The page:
Passive Aggressive Much? And How to Become More Awesome in Just 30 Minutes a Day

Over on the random thought part of the podcast, we hear about Carrie being passive-aggressive at the campground bathroom, Shaun sing, and random people at Smokey’s Barbecue and Lobster.

But here is the more intellectual stuff. Um. Slightly more intellectual stuff?

This guy Malcolm Gladwell wrote a book Outliers and in it he outlines his belief that if you practice something for 10,000 hours and do that in a deliberate way, then you’ll become a top performer.

Who are the outliers? They are the best and the brightest. 

We don’t want you to freak out over that 10,000 hours bit because that’s like saying, “Hey Shaun, I know you can’t run more than 60 seconds right now, but this Friday you’re going to run for 93 minutes.”

Spoiler alert: Shaun ran for 93-minutes straight on Friday. Carrie did too.

Anyway, this guy named Danny Forest who writes on Medium breaks it down to something that feels a bit more doable. He says that he can learn soft skills in about eight hours and breaks it into working 30 minutes each day on those skills. 

That seems a lot better than 10,000 hours, right?

There’s a difference between competence and brilliance, but that half-hour concentrated focus is how so many of us build our skills. Even dogs. 

So, inspired by Mr. Forest, the Farrar has three things he wants to learn: 

  • Make movies on Adobe Premiere
  • Spanish
  • Stained glass stuff
  • How to be a better parent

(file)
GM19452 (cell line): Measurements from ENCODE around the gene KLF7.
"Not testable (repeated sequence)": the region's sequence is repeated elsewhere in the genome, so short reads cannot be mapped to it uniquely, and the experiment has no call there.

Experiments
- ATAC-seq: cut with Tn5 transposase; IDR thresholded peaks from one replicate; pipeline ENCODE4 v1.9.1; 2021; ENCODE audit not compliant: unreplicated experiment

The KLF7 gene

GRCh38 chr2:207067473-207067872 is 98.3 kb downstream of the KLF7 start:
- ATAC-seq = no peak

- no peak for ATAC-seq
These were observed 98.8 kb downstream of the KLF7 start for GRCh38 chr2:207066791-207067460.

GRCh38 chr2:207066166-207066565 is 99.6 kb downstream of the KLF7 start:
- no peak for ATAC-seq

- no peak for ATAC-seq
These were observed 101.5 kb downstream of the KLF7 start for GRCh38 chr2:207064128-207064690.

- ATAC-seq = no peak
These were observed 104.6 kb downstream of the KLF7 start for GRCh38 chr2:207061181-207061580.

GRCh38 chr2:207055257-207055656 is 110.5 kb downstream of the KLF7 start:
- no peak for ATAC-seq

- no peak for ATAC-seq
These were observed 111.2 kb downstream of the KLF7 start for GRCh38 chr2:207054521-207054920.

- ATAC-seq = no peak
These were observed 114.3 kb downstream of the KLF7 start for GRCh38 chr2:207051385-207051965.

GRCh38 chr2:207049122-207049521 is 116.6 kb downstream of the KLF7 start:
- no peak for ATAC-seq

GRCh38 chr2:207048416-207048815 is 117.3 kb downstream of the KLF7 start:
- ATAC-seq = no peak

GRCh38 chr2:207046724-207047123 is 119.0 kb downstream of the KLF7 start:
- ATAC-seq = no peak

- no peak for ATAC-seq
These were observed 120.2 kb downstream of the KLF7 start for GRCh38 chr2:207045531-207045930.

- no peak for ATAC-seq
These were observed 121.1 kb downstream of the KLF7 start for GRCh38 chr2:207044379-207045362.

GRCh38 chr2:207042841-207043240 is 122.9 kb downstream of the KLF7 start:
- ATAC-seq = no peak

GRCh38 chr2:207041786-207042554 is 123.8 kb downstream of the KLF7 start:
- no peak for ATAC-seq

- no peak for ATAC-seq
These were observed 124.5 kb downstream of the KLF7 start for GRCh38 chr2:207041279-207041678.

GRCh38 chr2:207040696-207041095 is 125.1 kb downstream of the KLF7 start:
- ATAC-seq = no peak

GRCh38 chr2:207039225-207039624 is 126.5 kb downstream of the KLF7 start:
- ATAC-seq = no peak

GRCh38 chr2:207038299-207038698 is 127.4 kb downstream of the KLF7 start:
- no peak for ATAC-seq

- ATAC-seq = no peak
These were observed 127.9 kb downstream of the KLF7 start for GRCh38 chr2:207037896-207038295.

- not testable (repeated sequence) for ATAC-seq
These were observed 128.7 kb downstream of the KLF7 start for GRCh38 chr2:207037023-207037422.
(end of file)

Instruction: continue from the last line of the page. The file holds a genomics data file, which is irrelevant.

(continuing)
And Carrie also made a list:

  • Make movies on Adobe Premiere
  • Make felted paintings
  • How to self publish
  • How to draw
  • How to write travel stories
  • How to be Anthony Boudrain
  • Spanish
  • How to cook in the French style, but also to make kick-butt saltanas and samosas and all things in pockets, basically.

What do you want to learn? To do?

For writing, focusing on writing or reading about writing for a half hour a day is really an essential tip to becoming a better storyteller. You see that advice everywhere and you see other people countering that advice saying to ‘ignore all advice,’ which is also actually advice. 

Yes, do your own thing and do what works for you. That should be obvious. But don’t forget that you can’t become a brilliant guitar player if you’ve never picked up a guitar. You have to put in the time. 

Writing Tip of the Pod

Practice what you want to be good at. Do it in small bites. You’ve got this.

Dog Tip for Life

Dogs are good at sleeping and practicing that. Be like a dog.

SHOUT OUT

The music we’ve clipped and shortened in this podcast is awesome and is made available through the Creative Commons License. Here’s a link to that and the artist’s website. Who is this artist and what is this song?  It’s “Night Owl” by Broke For Free.

WRITING NEWS

IN THE WOODS – READ AN EXCERPT, ORDER NOW!

My new book, IN THE WOODS, is out!

Gasp! 

It’s with Steve Wedel. It’s scary and one of Publisher’s Weekly’s Buzz Books for Summer 2019. There’s an excerpt of it there and everything! But even cooler (for me) they’ve deemed it buzz worthy! Buzz worthy seems like an awesome thing to be deemed! 

You can order this bad boy, which might make it have a sequel. The sequel would be amazing. Believe me, I know. It features caves and monsters and love. Because doesn’t every story?

In the Woods
In the Woods


ART NEWS

You can buy limited-edition prints and learn more about my art here on my site. 

Carrie Jones Art for Sale

PATREON OF AWESOME

You can get exclusive content, early podcasts, videos, art and listen (or read) never-to-be-officially published writings of Carrie on her Patreon. Levels go from $1 to $100 (That one includes writing coaching and editing for you wealthy peeps). 

Check it out here. 

WHAT IS PATREON? 

A lot of you might be new to Patreon and not get how it works. That’s totally cool. New things can be scary, but there’s a cool primer HERE that explains how it works. The short of it is this: You give Patreon your paypal or credit card # and they charge you whatever you level you choose at the end of each month. That money supports me sharing my writing and art and podcasts and weirdness with you.